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The Truth About Leaving

Review

The Truth About Leaving

Canadian author Natalie Blitt’s fourth novel, THE TRUTH ABOUT LEAVING, starts the day before Lucy (the protagonist)’s senior year. Lucy has just been dumped by her boyfriend, Scott. While she is upset, she feels good enough the next day to do spontaneous pirouettes in the front foyer of her school. She stumbles out of her turns and bumps into a boy she doesn’t recognize, providing a traditional meet-cute. 

While the book starts off generically, it becomes more unique the more you read. The book details Lucy’s senior year as she contemplates her future and gets to know Dov (who is both an Israeli transfer student and the boy she knocked over doing fouettes). Her mom’s move to California for work results in Lucy being saddled with additional responsibilities at home, where she is expected to take care of her younger brothers. She has a tense relationship with her mom, who she resents for selfishly pursuing a work opportunity and for being absent during her senior year.

"THE TRUTH ABOUT LEAVING is a congenial story that is both recognizable and unconventional. It is a perfectly cozy read for most anyone who enjoys romance books."

THE TRUTH ABOUT LEAVING openly discusses unwanted pressure from significant others and the feeling of being lost. After having quit ballet in order to spend time with Scott, Lucy finds her way back to the studio as a student and teacher. She eventually realizes that it wasn’t worth giving up something that she loved so much in order to spend time with a boyfriend who put pressure on her to quit. Alternative decisions to college are also viewed positively. While Lucy and Dov go to a seemingly strenuous school called Wilmette Academy (with a perfect record of graduates going on to college immediately following high school), several characters voice their support for students making the right choice for them, whether that be attending college straight away or taking a gap year.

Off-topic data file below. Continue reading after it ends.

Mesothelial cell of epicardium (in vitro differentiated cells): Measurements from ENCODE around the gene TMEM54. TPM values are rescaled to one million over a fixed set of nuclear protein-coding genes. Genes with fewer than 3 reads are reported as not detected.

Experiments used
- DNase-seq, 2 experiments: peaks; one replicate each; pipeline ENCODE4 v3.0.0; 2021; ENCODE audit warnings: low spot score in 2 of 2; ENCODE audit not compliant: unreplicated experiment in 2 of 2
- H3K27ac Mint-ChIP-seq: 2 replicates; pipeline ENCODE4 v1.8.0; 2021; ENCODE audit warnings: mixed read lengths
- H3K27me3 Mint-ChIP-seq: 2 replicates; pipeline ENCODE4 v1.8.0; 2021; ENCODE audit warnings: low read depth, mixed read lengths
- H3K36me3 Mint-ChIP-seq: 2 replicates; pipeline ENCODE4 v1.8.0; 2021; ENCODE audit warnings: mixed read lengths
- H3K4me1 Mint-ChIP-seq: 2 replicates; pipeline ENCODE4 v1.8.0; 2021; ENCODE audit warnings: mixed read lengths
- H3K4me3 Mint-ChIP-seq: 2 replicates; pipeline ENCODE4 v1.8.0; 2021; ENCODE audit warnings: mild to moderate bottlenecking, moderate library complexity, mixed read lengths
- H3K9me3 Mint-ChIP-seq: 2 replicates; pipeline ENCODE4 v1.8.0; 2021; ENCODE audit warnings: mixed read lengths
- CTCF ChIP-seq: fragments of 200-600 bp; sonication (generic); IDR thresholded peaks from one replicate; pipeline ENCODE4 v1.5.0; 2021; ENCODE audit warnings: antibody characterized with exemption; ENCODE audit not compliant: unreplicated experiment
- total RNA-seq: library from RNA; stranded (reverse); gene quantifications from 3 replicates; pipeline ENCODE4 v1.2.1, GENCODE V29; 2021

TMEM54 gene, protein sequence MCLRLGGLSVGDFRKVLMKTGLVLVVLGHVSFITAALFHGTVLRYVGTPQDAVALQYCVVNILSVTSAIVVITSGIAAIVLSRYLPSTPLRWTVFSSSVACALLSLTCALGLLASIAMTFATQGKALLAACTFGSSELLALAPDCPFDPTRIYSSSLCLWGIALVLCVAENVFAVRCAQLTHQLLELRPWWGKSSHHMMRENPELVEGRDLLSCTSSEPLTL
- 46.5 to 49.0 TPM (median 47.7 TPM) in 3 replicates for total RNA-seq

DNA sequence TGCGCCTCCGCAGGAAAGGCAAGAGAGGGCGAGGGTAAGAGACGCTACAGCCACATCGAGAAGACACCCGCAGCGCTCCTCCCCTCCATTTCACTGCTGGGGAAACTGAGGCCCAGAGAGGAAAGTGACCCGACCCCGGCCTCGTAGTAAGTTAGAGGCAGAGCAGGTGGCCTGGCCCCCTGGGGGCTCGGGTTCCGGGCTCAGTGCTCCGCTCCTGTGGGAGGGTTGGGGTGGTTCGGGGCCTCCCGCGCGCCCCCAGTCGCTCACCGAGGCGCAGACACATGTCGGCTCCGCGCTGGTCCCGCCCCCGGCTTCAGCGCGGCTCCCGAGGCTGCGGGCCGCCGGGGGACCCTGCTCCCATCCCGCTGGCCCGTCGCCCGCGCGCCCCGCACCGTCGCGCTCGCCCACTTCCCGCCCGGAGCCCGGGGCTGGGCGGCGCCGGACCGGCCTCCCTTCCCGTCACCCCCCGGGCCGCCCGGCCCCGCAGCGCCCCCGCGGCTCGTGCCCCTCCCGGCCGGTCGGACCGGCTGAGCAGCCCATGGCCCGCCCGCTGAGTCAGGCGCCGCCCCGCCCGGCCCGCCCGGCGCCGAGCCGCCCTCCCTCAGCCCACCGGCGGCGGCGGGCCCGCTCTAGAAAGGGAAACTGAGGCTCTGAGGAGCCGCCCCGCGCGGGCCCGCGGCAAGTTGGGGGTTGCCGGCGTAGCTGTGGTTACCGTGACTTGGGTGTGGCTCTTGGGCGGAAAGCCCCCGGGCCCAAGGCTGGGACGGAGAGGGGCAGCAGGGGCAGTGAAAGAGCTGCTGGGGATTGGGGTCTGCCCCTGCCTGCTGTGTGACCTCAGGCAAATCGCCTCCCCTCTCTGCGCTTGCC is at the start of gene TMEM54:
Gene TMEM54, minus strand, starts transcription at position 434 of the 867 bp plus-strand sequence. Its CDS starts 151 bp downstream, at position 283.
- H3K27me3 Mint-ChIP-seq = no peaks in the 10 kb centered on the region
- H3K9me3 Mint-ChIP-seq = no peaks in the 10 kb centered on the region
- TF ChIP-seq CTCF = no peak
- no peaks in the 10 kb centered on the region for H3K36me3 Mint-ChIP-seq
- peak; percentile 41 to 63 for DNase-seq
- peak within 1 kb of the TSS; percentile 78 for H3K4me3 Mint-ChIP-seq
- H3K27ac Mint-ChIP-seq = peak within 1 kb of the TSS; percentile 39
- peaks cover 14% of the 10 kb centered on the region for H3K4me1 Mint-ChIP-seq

Since Lucy and Dov initially bond by sharing poems in a poetry class, this book is perfect for people who like to read verse and interpret its meanings. Through their poetry selections, readers can learn more about the characters. The book emphasizes the power of words: to express, to explain, to ponder, to heal, to love and to reflect.

Though Lucy is the protagonist, the most complete and raw character is Dov. He is sincere and deep in a way that she is not. While Lucy thinks her problems (such as the stress of college admissions and having to care for two rambunctious little brothers) are difficult, she realizes how privileged her life has been when she hears about Dov’s life and what he has gone through. Thus the depth of Dov’s character, his emotions and his kindness are what make this book special (If Ms. Blitt is reading this, I would have no objections to a sequel from Dov’s point-of-view.).

THE TRUTH ABOUT LEAVING is a congenial story that is both recognizable and unconventional. It is a perfectly cozy read for most anyone who enjoys romance books.

Reviewed by Madeline G., Teen Board Member on January 29, 2019

The Truth About Leaving
by Natalie Blitt